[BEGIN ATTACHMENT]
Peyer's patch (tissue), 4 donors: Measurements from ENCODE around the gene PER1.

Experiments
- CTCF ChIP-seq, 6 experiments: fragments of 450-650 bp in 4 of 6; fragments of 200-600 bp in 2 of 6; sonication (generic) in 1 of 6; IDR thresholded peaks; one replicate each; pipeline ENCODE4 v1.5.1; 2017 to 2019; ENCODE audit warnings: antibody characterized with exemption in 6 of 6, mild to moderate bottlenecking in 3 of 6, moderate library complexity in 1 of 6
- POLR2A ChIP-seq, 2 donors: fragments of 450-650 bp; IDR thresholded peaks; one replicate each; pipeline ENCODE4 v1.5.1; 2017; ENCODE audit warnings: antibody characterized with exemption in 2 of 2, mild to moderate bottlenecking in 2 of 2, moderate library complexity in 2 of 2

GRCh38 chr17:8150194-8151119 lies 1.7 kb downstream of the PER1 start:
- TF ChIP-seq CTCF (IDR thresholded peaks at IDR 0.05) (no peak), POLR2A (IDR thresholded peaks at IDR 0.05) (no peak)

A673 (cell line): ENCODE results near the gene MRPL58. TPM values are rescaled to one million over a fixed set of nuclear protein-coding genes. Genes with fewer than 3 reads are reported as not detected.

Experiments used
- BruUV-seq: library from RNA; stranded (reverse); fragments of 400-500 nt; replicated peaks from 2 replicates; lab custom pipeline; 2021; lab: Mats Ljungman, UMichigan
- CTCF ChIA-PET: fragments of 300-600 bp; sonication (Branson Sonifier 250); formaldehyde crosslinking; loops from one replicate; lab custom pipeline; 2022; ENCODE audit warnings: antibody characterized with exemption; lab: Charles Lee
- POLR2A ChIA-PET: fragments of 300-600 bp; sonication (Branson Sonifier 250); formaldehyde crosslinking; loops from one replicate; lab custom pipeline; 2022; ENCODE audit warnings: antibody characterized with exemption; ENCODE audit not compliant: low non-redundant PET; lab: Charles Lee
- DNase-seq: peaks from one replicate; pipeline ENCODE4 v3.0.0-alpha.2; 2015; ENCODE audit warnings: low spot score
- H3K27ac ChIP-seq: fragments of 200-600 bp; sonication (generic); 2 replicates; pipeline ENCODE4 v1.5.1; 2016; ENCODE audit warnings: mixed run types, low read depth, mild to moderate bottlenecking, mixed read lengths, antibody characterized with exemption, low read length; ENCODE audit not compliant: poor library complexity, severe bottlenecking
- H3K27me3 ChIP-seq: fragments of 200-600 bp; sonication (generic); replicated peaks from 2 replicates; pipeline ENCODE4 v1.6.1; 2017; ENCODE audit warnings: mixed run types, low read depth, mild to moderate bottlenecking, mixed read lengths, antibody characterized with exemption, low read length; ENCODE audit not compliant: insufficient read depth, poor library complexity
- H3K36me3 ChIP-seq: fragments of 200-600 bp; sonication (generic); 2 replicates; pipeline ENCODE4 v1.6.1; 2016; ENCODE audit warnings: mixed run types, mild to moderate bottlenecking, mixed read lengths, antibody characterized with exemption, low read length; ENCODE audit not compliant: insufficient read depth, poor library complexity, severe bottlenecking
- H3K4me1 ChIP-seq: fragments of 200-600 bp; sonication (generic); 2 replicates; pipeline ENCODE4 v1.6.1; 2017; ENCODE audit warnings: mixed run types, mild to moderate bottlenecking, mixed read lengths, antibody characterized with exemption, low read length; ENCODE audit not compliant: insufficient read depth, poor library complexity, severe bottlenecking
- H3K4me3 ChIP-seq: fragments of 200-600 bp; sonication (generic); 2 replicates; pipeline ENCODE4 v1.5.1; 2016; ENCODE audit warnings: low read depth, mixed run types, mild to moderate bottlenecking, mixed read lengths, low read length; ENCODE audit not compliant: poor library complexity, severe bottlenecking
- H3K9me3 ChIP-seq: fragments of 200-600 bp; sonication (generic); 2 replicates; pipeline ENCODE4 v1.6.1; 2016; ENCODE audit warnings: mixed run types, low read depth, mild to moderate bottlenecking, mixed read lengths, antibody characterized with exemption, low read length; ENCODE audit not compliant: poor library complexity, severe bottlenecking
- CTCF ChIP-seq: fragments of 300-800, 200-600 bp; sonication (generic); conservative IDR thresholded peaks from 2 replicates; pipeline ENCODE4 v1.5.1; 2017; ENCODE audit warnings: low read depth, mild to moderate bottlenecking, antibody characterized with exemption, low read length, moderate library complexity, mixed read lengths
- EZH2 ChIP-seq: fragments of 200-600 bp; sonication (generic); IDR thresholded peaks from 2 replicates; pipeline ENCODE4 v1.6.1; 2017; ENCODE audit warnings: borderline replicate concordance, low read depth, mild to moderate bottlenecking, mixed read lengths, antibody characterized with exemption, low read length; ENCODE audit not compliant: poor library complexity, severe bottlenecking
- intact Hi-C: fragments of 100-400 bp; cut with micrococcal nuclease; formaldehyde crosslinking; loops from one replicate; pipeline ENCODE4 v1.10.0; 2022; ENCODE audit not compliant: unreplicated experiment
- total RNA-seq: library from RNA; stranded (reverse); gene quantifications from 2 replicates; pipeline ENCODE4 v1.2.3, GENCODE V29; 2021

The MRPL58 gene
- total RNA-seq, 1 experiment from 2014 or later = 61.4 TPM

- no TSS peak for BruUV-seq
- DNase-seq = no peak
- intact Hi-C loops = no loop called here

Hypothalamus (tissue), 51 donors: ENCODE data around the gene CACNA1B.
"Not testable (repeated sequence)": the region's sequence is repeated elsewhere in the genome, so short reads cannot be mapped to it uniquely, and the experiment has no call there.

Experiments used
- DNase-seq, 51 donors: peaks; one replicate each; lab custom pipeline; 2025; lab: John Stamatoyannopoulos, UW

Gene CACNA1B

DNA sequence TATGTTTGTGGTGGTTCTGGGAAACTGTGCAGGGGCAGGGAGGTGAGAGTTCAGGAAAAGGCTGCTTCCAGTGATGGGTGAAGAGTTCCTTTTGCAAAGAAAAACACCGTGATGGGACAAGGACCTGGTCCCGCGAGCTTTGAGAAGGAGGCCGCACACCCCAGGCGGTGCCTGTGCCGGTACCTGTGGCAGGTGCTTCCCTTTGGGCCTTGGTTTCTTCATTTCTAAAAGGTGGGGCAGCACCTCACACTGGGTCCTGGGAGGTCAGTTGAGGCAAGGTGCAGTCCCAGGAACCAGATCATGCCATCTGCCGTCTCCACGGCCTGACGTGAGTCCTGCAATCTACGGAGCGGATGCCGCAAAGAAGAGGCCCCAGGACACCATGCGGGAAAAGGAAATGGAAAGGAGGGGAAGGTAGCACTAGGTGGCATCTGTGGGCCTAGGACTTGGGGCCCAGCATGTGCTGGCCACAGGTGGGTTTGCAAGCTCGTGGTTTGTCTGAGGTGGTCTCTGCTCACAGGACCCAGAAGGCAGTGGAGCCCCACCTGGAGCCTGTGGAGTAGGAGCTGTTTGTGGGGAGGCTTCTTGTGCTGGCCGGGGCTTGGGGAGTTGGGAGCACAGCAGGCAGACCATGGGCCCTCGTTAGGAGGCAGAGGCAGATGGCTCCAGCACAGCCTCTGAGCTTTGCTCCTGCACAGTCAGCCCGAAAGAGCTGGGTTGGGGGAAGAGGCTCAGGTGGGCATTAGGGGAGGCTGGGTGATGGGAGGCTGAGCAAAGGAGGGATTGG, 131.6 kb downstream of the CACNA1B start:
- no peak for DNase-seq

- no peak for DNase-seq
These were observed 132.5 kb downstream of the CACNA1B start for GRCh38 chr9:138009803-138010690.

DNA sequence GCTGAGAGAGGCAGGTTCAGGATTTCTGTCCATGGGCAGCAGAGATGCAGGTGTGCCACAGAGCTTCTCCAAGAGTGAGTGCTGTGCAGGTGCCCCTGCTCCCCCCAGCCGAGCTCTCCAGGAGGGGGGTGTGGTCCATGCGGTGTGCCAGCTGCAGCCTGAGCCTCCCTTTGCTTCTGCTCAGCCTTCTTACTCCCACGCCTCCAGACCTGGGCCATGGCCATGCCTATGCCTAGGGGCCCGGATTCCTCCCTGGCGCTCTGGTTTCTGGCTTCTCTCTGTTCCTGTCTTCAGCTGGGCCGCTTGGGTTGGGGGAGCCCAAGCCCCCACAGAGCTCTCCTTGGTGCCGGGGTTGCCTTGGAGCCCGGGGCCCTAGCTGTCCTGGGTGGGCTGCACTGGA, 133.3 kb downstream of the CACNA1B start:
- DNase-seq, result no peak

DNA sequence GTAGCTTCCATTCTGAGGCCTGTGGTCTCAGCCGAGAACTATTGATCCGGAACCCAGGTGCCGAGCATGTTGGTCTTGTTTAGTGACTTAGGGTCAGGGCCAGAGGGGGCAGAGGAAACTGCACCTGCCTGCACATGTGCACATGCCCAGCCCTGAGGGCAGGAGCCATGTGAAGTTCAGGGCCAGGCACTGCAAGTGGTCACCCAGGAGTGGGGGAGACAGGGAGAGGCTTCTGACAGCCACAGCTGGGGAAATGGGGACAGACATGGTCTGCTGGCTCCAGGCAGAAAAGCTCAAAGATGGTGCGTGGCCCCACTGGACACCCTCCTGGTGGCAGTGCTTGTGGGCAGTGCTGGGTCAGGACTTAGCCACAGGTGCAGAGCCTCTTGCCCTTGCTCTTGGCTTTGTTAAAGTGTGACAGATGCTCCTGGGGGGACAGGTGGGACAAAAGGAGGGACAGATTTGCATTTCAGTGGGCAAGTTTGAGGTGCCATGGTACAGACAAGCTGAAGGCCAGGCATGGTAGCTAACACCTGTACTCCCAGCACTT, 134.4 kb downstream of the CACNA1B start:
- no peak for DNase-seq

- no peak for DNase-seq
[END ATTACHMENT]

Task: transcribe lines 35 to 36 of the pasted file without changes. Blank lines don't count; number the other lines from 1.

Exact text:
- no peak for DNase-seq
These were observed 132.5 kb downstream of the CACNA1B start for GRCh38 chr9:138009803-138010690.